(What a bizarre keyword. Passion of the Christ? Was there a nightmare in that? Was there a nightmare in all of the MCU and DCU films? I guess we got over nightmares in the mid-2000s.)

Welcome to Earf (HoE Number 18) – The shortest path through The Movie Database cast lists using only BMT films is: Robert Englund is No. 1 billed in A Nightmare on Elm Street: The Dream Child and No. 10 billed in Urban Legend, which also stars Alicia Witt (No. 1 billed) who is in 88 Minutes (No. 2 billed), which also stars Leelee Sobieski (No. 3 billed) who is in Here on Earth (No. 1 billed) => 1 + 10 + 1 + 2 + 3 + 1 = 18. If we were to watch The Phantom of the Opera, and The Black Dahlia we can get the HoE Number down to 17.

Notes – According to director Stephen Hopkins, they “got lots of tarantulas, hand-painted them green and red, and on the floor of the stage placed a little wall up in the shape of an arm and had trainers come in and around the tarantulas.” The plan was to simply drop the wall and film the resulting scattering of the spiders. However, after they got the shot they were left with a studio full of around 200 angry tarantulas. Hopkins figures, “We probably carried on shooting on another set, I’m sure. I don’t think anyone ever found them again.” (That’s ecologically irresponsible)

The graduation sequence was cut down significantly to speed up the pacing of the film.

Stephen Hopkins was given just four weeks to shoot and a further four weeks to edit the film. This meant that he had to shoot on one stage while the crew dressed the other, so they could shoot almost continually. After he made it, the studio was so impressed, that he was given the task of directing Predator 2 (1990).

When Alice wakes up from her nightmare in the asylum, and one of the deranged Westin Hills patients, who’s portrayed by Robert Englund, appears beside her in bed and pins her down, originally he said, “There’s no such thing as safe sex.” The line was excised from the film.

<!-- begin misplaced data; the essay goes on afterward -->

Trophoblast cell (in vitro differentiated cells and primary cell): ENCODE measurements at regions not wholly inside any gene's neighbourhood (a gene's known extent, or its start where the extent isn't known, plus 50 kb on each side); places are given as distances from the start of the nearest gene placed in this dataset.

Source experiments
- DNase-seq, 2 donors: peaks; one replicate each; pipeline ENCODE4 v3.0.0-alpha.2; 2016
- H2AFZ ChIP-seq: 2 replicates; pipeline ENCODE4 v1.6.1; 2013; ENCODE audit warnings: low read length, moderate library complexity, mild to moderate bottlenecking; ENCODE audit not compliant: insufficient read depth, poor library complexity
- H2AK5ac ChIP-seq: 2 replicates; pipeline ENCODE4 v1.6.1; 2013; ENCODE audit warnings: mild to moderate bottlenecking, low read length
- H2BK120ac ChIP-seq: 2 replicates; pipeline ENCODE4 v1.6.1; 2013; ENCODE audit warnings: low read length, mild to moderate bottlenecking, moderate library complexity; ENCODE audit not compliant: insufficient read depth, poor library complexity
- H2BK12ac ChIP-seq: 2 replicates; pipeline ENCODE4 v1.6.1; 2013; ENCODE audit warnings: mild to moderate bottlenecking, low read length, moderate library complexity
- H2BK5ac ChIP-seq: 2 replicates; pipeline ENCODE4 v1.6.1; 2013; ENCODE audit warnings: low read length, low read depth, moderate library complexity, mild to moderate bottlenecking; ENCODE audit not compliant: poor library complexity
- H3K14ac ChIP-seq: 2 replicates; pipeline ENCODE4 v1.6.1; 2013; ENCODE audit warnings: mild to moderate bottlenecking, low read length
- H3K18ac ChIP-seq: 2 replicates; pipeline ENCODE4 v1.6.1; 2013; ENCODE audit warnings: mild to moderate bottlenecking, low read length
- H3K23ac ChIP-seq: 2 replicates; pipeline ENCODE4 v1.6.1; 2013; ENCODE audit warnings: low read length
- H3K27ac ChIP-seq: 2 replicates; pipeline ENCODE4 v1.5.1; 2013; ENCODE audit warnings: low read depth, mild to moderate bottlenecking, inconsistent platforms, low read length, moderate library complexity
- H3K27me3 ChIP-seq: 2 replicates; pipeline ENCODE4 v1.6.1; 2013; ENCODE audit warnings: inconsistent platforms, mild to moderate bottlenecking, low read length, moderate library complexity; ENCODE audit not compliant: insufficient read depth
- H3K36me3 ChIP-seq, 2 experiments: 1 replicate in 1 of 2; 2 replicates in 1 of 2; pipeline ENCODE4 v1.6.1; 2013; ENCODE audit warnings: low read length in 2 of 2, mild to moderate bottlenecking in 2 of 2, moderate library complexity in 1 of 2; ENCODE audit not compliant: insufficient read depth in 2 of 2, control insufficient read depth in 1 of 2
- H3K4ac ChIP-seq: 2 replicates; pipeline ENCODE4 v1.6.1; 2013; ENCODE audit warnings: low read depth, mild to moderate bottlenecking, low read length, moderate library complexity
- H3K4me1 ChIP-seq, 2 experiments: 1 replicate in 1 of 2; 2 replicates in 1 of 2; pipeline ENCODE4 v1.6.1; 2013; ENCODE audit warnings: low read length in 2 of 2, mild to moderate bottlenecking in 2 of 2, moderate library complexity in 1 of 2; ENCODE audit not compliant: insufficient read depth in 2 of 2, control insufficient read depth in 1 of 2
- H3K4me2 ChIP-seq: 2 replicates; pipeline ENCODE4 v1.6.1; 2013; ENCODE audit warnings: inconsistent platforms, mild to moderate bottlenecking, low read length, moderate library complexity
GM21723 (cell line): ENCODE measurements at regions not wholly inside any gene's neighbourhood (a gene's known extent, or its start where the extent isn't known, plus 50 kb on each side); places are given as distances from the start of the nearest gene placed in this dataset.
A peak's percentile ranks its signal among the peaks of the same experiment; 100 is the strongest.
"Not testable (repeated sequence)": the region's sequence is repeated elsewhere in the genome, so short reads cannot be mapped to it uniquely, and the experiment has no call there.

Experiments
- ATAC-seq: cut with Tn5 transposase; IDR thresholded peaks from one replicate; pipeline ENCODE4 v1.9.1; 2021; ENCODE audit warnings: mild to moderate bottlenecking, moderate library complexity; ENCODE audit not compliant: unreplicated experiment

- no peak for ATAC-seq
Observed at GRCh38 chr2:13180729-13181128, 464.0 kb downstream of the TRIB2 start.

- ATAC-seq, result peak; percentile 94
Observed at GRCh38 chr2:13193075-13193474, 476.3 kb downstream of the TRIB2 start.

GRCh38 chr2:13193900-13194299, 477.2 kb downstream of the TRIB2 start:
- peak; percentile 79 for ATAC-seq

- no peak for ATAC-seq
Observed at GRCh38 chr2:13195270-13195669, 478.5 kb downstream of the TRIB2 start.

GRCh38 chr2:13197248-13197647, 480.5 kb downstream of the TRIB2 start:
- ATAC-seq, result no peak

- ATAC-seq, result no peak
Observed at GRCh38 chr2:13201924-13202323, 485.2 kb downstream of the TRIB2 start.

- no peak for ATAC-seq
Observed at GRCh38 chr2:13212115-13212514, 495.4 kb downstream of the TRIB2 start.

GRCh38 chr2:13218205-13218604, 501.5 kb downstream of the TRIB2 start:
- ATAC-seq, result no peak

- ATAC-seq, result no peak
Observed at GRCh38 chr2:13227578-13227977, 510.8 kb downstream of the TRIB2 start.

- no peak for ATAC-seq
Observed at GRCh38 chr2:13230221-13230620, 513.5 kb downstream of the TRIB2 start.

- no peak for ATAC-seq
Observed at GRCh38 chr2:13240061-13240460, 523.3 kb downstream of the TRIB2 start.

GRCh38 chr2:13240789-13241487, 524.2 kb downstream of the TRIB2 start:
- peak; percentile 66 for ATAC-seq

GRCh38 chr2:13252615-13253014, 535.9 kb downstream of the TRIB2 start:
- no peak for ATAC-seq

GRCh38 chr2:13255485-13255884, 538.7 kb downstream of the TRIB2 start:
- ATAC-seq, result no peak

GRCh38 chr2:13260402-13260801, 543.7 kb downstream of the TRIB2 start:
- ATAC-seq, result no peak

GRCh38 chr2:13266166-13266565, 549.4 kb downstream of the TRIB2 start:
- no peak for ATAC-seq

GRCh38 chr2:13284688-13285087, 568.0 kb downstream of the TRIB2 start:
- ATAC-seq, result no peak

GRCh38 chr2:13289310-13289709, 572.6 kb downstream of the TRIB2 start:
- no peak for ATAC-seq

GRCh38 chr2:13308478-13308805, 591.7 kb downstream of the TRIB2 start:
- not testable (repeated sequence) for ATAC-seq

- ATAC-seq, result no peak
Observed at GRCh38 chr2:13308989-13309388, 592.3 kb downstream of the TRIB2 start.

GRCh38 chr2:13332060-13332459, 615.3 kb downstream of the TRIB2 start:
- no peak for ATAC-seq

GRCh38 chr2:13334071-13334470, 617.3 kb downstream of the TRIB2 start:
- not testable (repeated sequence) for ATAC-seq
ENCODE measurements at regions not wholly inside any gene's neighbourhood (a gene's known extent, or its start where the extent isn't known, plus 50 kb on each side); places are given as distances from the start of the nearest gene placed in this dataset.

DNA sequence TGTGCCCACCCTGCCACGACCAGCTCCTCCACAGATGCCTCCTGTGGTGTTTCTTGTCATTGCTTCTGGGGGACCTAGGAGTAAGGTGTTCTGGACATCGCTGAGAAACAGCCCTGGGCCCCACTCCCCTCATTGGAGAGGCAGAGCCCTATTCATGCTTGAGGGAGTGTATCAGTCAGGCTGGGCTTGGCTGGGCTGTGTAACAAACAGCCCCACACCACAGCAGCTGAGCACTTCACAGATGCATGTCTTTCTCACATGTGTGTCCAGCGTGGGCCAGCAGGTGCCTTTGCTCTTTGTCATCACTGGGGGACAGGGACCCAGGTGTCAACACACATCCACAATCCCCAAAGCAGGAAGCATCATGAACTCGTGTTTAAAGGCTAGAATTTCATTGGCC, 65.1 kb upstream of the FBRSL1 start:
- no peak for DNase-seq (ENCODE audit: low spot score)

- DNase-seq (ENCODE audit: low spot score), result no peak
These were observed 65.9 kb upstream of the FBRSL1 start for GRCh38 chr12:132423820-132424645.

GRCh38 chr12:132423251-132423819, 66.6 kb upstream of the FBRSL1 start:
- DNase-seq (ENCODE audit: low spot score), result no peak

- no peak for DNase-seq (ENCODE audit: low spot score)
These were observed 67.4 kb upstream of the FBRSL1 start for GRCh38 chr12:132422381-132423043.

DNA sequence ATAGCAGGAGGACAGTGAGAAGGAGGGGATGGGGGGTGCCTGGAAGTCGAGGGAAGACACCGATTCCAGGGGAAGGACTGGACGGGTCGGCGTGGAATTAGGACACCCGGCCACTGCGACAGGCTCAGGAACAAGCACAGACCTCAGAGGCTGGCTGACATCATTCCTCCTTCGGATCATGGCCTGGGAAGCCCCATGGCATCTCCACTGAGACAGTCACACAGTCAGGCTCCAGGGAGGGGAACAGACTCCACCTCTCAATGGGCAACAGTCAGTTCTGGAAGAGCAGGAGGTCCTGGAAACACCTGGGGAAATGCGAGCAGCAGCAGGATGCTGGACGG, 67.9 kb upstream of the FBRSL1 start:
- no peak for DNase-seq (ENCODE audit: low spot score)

Stephen King and comic book writer Frank Miller were offered the job of writing and directing this movie. (A Stephen King directed Nightmare film would have been wild)

Executive producer Sara Risher’s original pitch to New Line Cinema for A Nightmare on Elm Street 3: Dream Warriors (1987) was for Freddy to have a baby. Risher states, “I went in, one of the executives was pregnant at the time, and I said, ‘Picture Freddy clawing his way out of the womb.’ No one liked my idea. So then I got a call for Nightmare 5, and when they came to me they said, ‘Remember when you wanted Freddy to have a baby? Well, we like that idea now. What if Alice was the mom?'”

There was a nude body double that stood in for Lisa Wilcox during the scene where Alice’s dream morphs into a nightmare.

The film was the lowest-grossing film of the franchise.

Virtually nothing of the screenplay by John Skipp and Craig Spector made it into the film (according to Skipp, only the phrase “It’s a boy” was retained), while only around half of Leslie Bohem’s screenplay was kept. William Wisher and David J. Schow did further re-writes, and the final screenplay was put together just a few days before shooting by Michael De Luca.

The end credits song, “Let’s Go” by Kool Moe Dee was actually a diss track to LL Cool J. The two rappers were feuding at the time this film was being made.

The only ‘Nightmare on Elm Street” Film not to have any direct involvement from Rachel Talalay who had worked on Elm Streets 1 to 4 in various crew roles, though she is thanked in the end credits and miss it if you blink call out on the Doctors door in the Baby clinic to a DR Tala (obscured). Rachel Talalay would be reunited with Freddy Krueger in ‘Freddy’s Dead’ (1991) as Director.

Alice is the only person who has fought Freddy Krueger twice and survived. And she is one of only a handful of characters in the three major slasher franchises to survive their killer more than once. Halloween’s Dr. Loomis, Laurie Strode, Nurse Marion Chambers, Jamie Lloyd, Sheriff Brackett, and Tommy Doyle. And Tommy Jarvis of the Friday films.

Awards – Winner for the Razzie Award for Worst Original Song (Bruce Dickinson, 1990)

Nominee for the Razzie Award for Worst Original Song (Kool Moe Dee, 1990)

Independence Day: Resurgence Preview